DreamWorks Animation chief executive Jeffrey Katzenberg said Tuesday that Hollywood "greed" is responsible for a glut of lousy 3D movies and weak ticket sales.
Katzenberg, speaking at the Fortune Brainstorm Tech conference here, also said high-quality 3D television without the special glasses will be available within four to six years but it will be 10 to 15 years before movie-goers can enjoy 3D without glasses.
The former top Disney executive is one of the leading proponents of 3D in Hollywood and his California animation studio is responsible for hit films such as "Shrek," "Madagascar" and "Kung Fu Panda."
But Katzenberg said movie-goers appear to have turned their backs on 3D at the moment.
"For sure, the bloom is off the rose for a moment in time, driven by a singular and unique characteristic that only exists in Hollywood: greed," he said.
"There were, unfortunately, a number of people who thought that they could capitalize on what was a great, genuine excitement by movie-goers for a new premium experience, and thought they could just deliver a kind of low-end crappy version of it, and people wouldn't care," Katzenberg said.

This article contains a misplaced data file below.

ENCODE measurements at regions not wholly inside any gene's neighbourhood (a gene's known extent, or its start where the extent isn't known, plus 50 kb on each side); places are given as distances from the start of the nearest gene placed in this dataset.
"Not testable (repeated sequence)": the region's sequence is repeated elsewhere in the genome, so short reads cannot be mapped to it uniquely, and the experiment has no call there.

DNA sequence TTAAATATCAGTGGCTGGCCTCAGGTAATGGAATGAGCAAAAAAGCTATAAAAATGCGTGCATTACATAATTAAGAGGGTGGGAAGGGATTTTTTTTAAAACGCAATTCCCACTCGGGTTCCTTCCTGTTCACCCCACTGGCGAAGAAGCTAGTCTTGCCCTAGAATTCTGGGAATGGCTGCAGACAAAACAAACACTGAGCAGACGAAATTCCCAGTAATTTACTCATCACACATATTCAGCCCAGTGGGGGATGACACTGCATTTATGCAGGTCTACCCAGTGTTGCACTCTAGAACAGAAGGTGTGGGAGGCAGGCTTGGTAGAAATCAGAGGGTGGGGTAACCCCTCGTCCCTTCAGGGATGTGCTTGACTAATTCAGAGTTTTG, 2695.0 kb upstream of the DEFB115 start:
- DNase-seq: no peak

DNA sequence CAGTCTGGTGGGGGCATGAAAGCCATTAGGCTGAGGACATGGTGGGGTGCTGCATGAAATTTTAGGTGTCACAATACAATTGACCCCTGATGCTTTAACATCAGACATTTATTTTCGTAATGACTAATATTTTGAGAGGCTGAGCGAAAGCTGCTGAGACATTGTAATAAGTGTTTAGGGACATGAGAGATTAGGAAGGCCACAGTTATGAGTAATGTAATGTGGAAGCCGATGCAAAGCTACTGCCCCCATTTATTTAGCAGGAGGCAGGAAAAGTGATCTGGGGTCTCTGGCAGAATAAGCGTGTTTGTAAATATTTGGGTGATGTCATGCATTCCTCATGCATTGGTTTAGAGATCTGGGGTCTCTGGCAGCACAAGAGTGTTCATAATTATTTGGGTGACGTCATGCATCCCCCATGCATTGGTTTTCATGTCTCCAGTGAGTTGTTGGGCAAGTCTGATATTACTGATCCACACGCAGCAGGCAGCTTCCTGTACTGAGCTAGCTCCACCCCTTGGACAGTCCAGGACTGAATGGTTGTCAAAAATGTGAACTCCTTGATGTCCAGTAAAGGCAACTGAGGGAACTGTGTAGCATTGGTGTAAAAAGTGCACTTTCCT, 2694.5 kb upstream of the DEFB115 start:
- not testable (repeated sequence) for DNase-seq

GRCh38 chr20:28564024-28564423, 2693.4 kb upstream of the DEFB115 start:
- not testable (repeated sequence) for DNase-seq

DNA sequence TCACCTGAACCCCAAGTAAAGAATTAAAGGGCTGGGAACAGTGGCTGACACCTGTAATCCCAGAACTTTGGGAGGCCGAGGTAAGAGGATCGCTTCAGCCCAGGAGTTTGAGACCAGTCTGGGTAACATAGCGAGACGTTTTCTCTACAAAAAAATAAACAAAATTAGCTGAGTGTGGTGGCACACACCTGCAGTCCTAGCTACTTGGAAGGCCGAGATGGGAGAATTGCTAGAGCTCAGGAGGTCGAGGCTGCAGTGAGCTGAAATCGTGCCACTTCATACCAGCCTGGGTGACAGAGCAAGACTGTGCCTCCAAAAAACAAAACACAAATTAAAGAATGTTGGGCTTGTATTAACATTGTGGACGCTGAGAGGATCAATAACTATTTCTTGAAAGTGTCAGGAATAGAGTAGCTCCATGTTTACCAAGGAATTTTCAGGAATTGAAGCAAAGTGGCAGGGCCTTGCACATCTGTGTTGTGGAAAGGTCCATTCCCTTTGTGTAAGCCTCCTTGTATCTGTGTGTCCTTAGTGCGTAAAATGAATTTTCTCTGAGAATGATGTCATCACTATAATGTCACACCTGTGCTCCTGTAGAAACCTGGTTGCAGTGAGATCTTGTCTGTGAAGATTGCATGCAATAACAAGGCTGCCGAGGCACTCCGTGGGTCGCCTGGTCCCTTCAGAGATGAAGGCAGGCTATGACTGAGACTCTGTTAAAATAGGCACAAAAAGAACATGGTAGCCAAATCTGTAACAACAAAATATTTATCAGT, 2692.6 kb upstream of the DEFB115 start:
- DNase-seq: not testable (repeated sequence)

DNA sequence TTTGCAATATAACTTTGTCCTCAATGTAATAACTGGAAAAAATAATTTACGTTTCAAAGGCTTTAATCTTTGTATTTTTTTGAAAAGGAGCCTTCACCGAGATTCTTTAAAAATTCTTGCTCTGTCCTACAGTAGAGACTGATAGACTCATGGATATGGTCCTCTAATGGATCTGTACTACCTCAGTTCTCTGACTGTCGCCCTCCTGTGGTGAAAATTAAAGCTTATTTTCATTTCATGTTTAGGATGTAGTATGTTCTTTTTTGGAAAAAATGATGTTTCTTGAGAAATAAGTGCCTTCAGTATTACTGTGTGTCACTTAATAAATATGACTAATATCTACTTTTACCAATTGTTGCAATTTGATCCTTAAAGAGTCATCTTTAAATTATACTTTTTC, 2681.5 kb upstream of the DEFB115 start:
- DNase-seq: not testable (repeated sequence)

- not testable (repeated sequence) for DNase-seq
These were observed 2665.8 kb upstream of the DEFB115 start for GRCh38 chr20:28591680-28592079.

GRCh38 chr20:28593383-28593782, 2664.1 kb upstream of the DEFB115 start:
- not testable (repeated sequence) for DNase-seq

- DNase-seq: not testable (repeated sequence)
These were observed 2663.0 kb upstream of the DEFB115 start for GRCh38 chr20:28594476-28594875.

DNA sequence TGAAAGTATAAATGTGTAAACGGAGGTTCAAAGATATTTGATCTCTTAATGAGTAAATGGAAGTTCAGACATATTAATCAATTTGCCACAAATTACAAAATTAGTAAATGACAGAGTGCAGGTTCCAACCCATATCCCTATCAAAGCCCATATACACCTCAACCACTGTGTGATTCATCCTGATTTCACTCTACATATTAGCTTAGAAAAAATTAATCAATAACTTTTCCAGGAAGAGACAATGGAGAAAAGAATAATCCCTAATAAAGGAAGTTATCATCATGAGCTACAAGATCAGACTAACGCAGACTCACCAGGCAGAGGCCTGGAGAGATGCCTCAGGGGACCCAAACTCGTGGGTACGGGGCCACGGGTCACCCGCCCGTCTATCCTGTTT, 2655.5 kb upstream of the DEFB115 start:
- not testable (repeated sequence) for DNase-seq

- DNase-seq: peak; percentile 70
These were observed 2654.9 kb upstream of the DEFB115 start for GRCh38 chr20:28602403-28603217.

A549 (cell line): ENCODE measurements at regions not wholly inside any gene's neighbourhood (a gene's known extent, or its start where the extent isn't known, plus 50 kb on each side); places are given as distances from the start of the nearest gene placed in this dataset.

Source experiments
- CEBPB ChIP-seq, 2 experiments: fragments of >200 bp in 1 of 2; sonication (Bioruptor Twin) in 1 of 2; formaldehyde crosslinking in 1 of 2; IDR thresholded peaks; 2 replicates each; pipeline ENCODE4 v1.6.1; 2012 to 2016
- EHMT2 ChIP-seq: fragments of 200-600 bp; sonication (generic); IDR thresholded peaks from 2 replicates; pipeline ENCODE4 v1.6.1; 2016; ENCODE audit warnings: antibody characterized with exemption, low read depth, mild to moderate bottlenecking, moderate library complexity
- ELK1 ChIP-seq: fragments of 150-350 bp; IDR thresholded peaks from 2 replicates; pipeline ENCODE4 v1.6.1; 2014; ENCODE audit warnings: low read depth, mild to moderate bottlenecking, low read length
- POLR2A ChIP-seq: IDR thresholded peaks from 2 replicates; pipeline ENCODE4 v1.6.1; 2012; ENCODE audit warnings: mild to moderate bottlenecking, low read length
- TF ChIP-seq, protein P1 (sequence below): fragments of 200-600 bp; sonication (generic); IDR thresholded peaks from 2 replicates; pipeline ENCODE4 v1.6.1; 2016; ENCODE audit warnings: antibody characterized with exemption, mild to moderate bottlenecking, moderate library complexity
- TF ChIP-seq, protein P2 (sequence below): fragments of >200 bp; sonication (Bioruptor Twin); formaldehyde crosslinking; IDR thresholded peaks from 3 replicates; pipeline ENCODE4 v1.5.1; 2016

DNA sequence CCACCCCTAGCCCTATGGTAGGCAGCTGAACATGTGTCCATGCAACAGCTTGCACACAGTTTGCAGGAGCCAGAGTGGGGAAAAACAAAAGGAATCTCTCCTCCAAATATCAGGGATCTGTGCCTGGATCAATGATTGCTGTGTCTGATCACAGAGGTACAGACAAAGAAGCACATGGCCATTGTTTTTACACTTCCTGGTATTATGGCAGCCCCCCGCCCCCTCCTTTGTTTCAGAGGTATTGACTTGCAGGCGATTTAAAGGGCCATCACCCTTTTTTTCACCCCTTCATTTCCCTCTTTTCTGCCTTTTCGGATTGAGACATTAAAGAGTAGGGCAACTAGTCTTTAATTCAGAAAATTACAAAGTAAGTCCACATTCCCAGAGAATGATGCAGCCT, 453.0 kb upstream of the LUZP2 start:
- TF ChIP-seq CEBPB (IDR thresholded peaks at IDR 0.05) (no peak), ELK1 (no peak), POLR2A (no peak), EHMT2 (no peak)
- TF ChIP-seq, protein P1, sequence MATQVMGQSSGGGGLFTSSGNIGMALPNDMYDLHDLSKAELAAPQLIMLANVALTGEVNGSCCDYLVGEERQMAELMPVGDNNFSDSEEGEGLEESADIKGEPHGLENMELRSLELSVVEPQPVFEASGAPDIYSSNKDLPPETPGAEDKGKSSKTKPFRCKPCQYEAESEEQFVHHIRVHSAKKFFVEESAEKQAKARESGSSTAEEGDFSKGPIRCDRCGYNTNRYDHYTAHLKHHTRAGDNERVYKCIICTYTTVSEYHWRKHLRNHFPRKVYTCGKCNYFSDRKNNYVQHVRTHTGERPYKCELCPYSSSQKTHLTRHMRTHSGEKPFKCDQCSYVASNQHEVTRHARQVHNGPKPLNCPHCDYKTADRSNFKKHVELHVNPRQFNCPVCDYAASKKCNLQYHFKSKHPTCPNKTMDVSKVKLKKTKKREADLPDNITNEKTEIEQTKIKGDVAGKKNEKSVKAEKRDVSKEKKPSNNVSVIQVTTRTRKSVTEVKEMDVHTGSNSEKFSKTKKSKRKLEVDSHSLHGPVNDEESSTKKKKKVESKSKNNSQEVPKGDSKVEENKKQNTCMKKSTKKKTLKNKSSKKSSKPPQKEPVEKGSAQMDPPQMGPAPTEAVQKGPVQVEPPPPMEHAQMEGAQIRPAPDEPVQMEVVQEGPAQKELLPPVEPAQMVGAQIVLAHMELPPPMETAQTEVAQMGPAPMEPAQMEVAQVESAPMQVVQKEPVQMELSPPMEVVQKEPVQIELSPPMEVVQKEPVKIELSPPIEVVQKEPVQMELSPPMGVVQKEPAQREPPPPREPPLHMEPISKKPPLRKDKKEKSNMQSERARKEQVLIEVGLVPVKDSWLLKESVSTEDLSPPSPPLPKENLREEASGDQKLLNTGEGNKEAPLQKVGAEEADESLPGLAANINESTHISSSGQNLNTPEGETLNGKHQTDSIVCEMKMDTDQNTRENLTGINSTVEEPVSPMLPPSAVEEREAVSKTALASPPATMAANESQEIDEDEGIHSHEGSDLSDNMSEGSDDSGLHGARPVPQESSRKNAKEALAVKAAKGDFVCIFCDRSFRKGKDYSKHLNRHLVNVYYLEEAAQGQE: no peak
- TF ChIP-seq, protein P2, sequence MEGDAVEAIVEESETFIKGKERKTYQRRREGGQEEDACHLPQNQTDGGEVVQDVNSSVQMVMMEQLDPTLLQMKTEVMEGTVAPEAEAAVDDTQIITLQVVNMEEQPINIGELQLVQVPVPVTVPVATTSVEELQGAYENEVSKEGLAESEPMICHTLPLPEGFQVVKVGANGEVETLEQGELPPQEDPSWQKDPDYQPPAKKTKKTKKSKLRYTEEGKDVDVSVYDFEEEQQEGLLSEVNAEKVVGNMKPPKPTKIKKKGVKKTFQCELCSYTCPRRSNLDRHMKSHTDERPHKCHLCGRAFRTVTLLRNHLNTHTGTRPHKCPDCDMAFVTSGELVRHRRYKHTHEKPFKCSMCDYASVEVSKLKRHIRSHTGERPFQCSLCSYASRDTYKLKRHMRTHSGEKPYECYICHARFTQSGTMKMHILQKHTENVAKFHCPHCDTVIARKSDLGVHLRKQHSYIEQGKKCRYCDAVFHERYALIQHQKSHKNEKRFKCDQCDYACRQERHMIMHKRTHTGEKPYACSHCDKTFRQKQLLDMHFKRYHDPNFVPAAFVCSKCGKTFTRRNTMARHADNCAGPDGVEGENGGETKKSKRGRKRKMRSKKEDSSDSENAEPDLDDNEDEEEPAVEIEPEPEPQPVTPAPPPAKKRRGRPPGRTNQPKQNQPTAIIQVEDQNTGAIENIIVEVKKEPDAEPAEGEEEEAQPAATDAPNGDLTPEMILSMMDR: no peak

"Nothing could have been further from the truth."
Katzenberg said "Hollywood has managed to grasp defeat from the jaws of victory here" but he predicted a resurgence for three-dimensional film technology.
"With time we'll get back there again, but it's only going to come by understanding and embracing this as a creative, storytelling tool, and a way of giving an enhanced movie theater experience, premium experience," he said.
Katzenberg said 3D without glasses would eventually be available on TV sets and in movie theaters.
3D "will come into the living room without glasses in an OK way in a very few years," the DreamWorks CEO said. "It will come into the living room in a pretty high quality manner probably in four to six years.
"It will probably be the better part of 10 or 15 years before it actually can come into the movie theatres," he said. "There are a lot of technical hurdles to doing it, but it will happen in our lifetimes.
"Looking around, I think I'm the oldest one in the room, so I think it will happen in my lifetime," said the 60-year-old Katzenberg.
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